We call them the “red” tees….


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…and not the “ladies” tees as some might.

Lately, Jack and I have been hitting the driving range and the putting green maybe three times each week, and as you might imagine, the little guy has been getting better and better. He has a very natural, long and smooth swing, and all he needs are a few lessons to get his grip and stance etc. squared away correctly to begin with. We’ve signed him up for lessons at The First Tee golf camp this summer, but there’s no holding him back at the moment.

He wants to go to the course every day after school, and needless to say he has been itching to get out onto the real golf course. Up until this evening, I’d been stressing the need to practice so that he would be ready when we did eventually tee off. While I love hitting balls and putting (and I think he does too), I could sense that he was beginning to wonder if we were ever going to play real golf. We’ve hit plenty of range balls, we’ve worked on our short game and putting, and we’ve even eaten in the clubhouse grill… I don’t think there’s anything he doesn’t like about hanging out at the course! So, understanding his desire to hit the links, I promised him that the next evening it wasn’t raining, I’d take him out to play. Here he is teeing off for the very first time… and yes, he hit an absolute rope down the fairway.

Every evening I take Oliver for a walk on the golf course right around when the sun goes down. Anyone who’s still playing on the course is usually somewhere on the back nine and certainly nowhere near the first six holes or so. We have the place all to ourselves, and Oliver has himself a grand time running and chasing the tennis ball. Even after the sun sets, there’s usually another 45 minutes or so before it gets really dark, and as I was wandering the empty course one evening, I realized that this would be the perfect time to bring Jack out to play golf. While he’s still learning, what better way to enjoy the course… with no-one in front of or behind us, we could take our time and not have to worry about how long we took to play, or how many shots we made. I asked in the pro shop if we could pay for nine holes each and split it over two visits, and they were more than happy for us to do that. Nine holes of golf would probably have been too much for him in one shot, so we set out to tackle holes 1 – 4 of the Kelly Nine.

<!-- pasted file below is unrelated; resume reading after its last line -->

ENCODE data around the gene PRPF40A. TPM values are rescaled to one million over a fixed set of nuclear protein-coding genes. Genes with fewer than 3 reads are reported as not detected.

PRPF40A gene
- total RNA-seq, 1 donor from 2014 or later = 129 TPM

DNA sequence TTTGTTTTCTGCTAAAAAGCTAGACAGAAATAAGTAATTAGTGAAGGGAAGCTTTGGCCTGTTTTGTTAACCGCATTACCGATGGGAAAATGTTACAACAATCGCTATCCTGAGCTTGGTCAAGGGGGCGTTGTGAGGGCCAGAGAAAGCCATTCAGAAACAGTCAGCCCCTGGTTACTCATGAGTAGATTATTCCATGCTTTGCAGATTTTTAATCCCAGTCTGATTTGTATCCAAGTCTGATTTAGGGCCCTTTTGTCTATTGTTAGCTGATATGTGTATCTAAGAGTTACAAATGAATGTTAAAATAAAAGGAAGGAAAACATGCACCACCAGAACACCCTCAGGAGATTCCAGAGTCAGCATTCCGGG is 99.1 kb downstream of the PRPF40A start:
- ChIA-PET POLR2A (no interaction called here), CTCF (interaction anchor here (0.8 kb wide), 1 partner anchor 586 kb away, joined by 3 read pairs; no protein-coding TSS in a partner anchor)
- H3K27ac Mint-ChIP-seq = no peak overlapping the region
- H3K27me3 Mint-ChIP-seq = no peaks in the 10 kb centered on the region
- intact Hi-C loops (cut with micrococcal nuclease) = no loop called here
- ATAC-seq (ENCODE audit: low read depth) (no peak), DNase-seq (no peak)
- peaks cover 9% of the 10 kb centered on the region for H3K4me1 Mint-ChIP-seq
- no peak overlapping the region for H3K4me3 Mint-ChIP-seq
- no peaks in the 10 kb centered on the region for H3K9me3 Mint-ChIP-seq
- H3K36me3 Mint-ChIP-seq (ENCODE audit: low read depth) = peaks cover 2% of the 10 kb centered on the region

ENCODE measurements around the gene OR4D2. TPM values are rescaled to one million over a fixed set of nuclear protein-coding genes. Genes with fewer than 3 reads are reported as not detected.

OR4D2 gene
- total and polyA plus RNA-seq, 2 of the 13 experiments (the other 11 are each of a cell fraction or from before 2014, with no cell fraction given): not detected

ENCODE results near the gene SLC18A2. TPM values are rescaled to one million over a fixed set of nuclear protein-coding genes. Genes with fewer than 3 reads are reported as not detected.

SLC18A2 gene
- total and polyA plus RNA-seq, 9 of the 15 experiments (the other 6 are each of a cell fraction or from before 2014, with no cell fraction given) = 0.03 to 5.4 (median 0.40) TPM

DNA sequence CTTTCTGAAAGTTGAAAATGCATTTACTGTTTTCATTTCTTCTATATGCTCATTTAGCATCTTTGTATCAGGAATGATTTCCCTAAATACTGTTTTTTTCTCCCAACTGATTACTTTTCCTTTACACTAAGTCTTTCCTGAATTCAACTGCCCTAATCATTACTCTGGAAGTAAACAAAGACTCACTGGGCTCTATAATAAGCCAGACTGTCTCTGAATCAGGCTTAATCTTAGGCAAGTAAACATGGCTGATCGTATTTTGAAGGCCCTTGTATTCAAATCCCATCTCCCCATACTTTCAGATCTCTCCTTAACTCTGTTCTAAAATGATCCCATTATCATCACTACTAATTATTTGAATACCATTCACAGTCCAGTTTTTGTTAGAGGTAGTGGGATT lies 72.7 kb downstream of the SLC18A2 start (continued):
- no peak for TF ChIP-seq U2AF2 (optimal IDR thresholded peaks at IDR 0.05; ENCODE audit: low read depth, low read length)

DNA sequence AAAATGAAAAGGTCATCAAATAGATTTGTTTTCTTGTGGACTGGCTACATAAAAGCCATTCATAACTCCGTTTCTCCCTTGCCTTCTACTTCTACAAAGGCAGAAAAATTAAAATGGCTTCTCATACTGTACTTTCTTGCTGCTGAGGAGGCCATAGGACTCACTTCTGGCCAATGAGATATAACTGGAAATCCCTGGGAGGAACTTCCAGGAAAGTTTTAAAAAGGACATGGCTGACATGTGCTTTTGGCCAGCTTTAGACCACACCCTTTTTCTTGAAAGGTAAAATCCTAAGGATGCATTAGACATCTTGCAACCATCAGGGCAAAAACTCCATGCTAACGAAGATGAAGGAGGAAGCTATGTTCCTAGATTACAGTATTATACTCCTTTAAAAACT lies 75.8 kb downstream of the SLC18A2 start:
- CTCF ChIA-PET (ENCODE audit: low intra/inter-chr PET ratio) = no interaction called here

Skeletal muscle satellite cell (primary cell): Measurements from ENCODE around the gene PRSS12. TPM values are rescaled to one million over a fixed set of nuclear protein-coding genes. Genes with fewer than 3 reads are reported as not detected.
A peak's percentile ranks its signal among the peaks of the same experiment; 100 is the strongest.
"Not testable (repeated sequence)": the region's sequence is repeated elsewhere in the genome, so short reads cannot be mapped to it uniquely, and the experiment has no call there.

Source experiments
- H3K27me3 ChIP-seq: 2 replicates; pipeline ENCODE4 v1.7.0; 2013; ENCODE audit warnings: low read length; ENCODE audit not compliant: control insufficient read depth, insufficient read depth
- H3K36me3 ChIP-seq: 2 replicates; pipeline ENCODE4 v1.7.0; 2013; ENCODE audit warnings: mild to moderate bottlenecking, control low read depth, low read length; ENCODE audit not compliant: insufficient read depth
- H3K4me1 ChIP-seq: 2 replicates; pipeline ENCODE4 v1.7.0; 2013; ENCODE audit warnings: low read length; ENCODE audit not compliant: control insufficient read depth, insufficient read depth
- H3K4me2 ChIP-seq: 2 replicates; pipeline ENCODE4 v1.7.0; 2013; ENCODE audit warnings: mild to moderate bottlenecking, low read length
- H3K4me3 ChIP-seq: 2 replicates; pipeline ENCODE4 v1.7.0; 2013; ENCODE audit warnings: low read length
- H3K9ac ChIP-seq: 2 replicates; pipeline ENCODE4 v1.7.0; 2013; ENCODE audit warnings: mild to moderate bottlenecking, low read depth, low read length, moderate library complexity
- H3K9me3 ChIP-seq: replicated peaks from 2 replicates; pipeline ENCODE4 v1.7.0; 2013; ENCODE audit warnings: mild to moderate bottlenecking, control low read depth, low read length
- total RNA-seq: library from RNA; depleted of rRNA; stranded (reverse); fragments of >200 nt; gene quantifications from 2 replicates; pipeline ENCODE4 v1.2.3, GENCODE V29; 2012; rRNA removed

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I needn’t have worried at all about him making the transition from the range to the course. He hit the ball superbly, and totally understood the concept of keeping score in an honorable way. We talked about how he wasn’t competing against me, but rather against himself and the course, and how he would continue to get even better with more practice. We talked about being aware of certain aspects of etiquette such as not talking while someone was swinging, how to decide whose turn it was to hit, and why, if you swing and miss, it still counts. He was fastidious about replacing his divots, especially after I explained to him that those who replace their divots get favorable bounces of trees. He used all of the clubs in his bag at some point, and once he got up around the greens, he displayed a deft touch for someone who had never been on a golf course before. We both had a blast, and I can’t wait to hit the course again with my new golfing buddy.

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15 thoughts on “We call them the “red” tees….

    • David Patterson

      Thanks Stephen. His last tee shot of the day was his best. Golf has a funny way of rewarding you at the end of the round… just to make sure you are excited about coming back again.

  1. Great video and photos. Jack has a beautiful natural swing, and I love that you are teaching him course etiquette. I saw that in the video when he replaced his divot. He’s delightful and a fine tribute to his parents! Well done.

  2. Hi David, looks like you have a good golf player on your hands and before long he’ll want to live on the course. LOL I love his swing. It looks like he has been playing golf all his life. You must be so proud of him. Have a great Memorial Day weekend and thanks for continuing to share your family with the rest of us.
    Red Sox Lady 35

    • David Patterson

      I can imagine getting him a junior membership next year and him walking down to the course any time he wants to play.

    • David Patterson

      He has a long, smooth swing, and after a couple of lessons from someone who knows what they’re doing, I think he will be pretty good.

    • David Patterson


      I’m not sure if you’re being serious, but just in case… there’s no backhanded slight to women golfers here. The red tees actually are the ladies tees, plain and simple. As for the dog photographs… well, you’ll get no apology for that here. If the content on this blog isn’t your cup of tea, then move along and find something that you are interested in somewhere else. If you’re not being serious, then chalk my response up to Internet miscommunication šŸ™‚

  3. Love that last shot, what great form. I took golf lessons many years ago and was told at the end of my last session “not to take this game too seriously”, which I believe translated to: “you are really bad at this game”. So I went and bought a camera and everything turned out just fine. šŸ™‚

    • David Patterson

      Thanks Carol. Golf is a great game jn that you will NEVER master it. Though there’s so much to learn, what I especially enjoy about it is the pace, the way you can keep good company, and the chance to spend time outdoors doing something that you enjoy. Sort of like landscape photography…

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